Polish cast and help from the Polish military. If you recall our
discussion about the computer graphics going from green to amber in
'Ghost in Shell' between its original release and re-release, here is
where Oshii first went amber. I think 'Avalon' was the first, and
perhaps only film to get the concept role playing games right.
While the 2000s weren't that
long ago and people may actually remember these things, I figure I would
complete my set of notes on the new tech of the various decades, so here
in the 2000s
GPS goes mainstream with
small receivers for cars and hikers
wireless networking goes
mainstream in the early part of the decade and cellular by the end of
video conferencing becomes
more common in the early part of the decade as webcams or built-in
cameras become more common
In the second half of the
decade social media would take off in dramatic fashion with Facebook,
text messaging surges in
popularity as smart phones are used less and less as actual phones
in the second half of the
decade flat panel displays quickly replace tube-based displays
RFID tags gain popularity for
tracking merchandise, people. etc.
minimally invasive surgery
becomes much more common
digital high definition (and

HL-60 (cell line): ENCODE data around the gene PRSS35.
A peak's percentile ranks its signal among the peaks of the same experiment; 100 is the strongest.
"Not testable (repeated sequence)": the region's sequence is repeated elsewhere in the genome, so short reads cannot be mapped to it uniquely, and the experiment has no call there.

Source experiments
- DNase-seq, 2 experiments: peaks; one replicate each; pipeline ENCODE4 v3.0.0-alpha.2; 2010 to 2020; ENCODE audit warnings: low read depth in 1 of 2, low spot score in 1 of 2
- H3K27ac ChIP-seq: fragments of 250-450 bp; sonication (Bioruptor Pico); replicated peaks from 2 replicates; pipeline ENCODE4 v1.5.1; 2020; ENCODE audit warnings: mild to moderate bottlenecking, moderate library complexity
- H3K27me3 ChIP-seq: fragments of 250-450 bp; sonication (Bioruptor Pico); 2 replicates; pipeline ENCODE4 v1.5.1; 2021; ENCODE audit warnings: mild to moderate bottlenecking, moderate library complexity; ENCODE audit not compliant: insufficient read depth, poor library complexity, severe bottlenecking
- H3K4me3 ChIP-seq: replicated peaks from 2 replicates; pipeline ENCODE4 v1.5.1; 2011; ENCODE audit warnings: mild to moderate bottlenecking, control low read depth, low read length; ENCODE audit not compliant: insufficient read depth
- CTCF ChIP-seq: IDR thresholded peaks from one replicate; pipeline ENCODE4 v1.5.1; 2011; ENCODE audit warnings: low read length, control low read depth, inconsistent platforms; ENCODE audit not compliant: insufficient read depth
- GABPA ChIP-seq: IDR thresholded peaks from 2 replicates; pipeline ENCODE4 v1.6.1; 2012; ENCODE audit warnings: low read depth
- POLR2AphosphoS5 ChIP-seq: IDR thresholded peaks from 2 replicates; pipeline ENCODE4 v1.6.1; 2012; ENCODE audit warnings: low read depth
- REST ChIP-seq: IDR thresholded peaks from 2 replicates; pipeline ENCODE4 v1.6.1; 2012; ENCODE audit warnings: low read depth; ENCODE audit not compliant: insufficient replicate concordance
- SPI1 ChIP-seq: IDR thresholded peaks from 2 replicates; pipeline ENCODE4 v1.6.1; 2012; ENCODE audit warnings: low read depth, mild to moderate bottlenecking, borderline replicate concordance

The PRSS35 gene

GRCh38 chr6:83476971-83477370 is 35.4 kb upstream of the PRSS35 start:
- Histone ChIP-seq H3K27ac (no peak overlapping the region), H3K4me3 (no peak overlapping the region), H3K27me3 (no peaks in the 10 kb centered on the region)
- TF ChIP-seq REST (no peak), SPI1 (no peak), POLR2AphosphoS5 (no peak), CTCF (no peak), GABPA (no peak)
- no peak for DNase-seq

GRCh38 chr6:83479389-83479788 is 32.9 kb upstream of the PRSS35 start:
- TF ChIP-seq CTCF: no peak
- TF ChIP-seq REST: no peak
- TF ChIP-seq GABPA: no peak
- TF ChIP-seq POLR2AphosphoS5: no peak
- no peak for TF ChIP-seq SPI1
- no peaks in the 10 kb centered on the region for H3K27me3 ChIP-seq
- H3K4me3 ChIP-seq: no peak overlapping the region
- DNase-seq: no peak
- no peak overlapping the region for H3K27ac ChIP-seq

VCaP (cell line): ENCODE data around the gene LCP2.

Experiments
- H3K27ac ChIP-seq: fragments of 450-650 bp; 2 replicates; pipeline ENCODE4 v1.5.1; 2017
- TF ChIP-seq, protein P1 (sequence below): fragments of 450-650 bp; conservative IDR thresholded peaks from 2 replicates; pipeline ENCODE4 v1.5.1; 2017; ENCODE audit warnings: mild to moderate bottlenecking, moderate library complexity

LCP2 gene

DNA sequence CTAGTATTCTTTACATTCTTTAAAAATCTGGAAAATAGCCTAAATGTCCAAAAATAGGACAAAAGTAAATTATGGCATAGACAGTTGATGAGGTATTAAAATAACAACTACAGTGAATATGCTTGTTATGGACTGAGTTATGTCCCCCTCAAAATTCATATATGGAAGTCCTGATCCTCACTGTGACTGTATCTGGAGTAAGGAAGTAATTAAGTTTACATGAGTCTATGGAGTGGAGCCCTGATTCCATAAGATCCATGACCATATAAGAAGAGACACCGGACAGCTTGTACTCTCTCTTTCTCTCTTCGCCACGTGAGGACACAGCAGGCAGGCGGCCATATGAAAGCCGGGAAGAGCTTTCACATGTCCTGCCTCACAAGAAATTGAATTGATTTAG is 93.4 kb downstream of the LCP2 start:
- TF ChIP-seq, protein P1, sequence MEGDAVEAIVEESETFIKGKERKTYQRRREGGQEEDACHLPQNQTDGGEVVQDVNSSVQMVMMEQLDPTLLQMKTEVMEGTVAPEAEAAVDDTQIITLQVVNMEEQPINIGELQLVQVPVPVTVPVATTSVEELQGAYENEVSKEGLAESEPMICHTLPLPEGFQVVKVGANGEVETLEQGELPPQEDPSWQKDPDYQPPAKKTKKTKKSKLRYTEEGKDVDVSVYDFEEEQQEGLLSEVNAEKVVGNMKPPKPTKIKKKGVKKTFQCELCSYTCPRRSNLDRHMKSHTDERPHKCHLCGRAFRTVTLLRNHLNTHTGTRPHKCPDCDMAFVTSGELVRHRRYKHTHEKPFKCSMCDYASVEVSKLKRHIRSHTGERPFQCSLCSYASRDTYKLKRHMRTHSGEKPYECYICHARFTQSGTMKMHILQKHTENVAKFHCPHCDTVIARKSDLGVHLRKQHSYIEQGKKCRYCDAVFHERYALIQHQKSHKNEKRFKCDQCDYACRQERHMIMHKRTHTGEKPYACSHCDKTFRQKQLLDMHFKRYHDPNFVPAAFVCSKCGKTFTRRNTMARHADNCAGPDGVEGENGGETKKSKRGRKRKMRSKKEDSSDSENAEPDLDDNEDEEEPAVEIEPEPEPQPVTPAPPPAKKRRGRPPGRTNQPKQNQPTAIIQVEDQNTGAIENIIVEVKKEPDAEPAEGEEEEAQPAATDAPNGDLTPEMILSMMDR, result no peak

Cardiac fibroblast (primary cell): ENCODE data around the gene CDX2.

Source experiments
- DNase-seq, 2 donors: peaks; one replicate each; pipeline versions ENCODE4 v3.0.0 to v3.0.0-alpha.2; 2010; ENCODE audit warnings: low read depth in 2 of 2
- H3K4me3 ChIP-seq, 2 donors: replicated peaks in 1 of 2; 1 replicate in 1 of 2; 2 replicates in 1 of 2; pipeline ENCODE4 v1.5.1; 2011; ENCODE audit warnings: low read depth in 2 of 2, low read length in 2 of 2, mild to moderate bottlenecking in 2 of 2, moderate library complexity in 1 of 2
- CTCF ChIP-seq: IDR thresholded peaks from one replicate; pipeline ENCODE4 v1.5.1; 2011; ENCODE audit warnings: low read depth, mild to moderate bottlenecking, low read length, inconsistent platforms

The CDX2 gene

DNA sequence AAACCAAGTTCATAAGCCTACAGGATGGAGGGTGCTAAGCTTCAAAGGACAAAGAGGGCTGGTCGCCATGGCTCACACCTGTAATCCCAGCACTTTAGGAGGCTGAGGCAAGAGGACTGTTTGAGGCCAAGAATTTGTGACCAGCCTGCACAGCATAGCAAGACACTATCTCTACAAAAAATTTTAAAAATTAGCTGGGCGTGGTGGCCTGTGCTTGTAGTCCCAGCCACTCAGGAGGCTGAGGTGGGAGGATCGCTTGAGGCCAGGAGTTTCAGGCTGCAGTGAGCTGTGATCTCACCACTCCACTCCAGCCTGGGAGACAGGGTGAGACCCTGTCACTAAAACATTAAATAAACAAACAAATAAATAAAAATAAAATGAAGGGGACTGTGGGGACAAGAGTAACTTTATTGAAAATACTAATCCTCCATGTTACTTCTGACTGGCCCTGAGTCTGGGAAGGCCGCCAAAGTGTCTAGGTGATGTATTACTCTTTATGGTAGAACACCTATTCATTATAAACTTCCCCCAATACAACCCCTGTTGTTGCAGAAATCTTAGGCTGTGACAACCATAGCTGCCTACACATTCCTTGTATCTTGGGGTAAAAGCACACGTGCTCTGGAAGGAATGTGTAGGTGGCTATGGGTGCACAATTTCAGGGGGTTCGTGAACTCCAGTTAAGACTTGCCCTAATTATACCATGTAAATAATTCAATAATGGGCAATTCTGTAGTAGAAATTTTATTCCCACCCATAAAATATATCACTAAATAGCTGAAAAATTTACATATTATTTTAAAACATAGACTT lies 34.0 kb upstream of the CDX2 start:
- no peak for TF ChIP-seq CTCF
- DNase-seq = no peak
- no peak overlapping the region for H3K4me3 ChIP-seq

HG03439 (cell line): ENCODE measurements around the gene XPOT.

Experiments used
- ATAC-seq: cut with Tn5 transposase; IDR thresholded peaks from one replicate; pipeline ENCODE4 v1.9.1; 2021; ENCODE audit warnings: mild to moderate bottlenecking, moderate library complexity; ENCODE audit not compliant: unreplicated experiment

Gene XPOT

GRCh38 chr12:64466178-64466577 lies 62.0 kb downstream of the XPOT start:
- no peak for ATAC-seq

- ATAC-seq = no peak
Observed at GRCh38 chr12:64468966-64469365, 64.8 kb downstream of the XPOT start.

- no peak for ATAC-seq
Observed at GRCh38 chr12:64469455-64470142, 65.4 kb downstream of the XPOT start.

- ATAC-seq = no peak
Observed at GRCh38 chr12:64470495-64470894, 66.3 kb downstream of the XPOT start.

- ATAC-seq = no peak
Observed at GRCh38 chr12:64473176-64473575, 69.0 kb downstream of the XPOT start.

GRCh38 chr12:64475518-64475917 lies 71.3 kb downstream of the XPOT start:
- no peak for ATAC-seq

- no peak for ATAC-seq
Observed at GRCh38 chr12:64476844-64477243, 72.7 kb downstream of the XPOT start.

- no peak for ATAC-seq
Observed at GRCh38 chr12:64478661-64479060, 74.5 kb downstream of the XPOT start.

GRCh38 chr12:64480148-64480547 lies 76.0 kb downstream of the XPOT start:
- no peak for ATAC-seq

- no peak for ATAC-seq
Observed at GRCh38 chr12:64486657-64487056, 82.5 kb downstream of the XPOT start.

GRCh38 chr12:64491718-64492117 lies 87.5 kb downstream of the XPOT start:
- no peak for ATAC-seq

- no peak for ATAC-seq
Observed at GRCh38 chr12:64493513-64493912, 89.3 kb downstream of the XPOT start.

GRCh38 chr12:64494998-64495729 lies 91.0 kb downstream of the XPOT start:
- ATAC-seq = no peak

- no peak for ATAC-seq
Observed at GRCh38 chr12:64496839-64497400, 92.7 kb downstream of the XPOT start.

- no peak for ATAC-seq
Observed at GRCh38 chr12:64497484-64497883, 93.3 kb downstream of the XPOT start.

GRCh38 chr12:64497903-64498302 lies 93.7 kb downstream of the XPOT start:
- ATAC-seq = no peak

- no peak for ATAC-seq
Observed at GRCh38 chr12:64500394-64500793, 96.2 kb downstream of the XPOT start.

widescreen) television replaces analog NTSC TV in the US
and in particular years:
2000 PlayStation 2 released
with a DVD drive, 300 MHz processor, and 36 MB of RAM, eventually
selling over 150 million consoles with over 1.5 billion games sold.
2000 first Prius hybrid car
2001 iPod (max 10 gig of
music) became as ubiquitous as the Sony Walkman of the 1980s or the
transistor radio of the 1950s. The music industry is slow to react.
2001 windows xp released with
minimum system requirements of (300 MHz CPU, 128 MB RAM, 800x600
monitor, 1.5 GB free hard drive space)
2002 cell phones with cameras
2002 Roomba is introduced.
Eventually 6 million of them will be robotically cleaning floors in
homes (and biding their time)
2003 DVRs appear, allowing
you to record TV digitally onto a hard drive
2004 Spirit and Opportunity
Rovers land on mars and drive around for many years
2005 YouTube begins operation
2005/6 Xbox 360 and PS3
released. PS3 incorporated a Blu-ray drive, 3.2 GHz processor, 512 MB
RAM, 80 GB hard drive, Wi-Fi.
2006 Nintendo wii appears and
introduces gestural interaction to the masses
2006 Pluto demoted to dwarf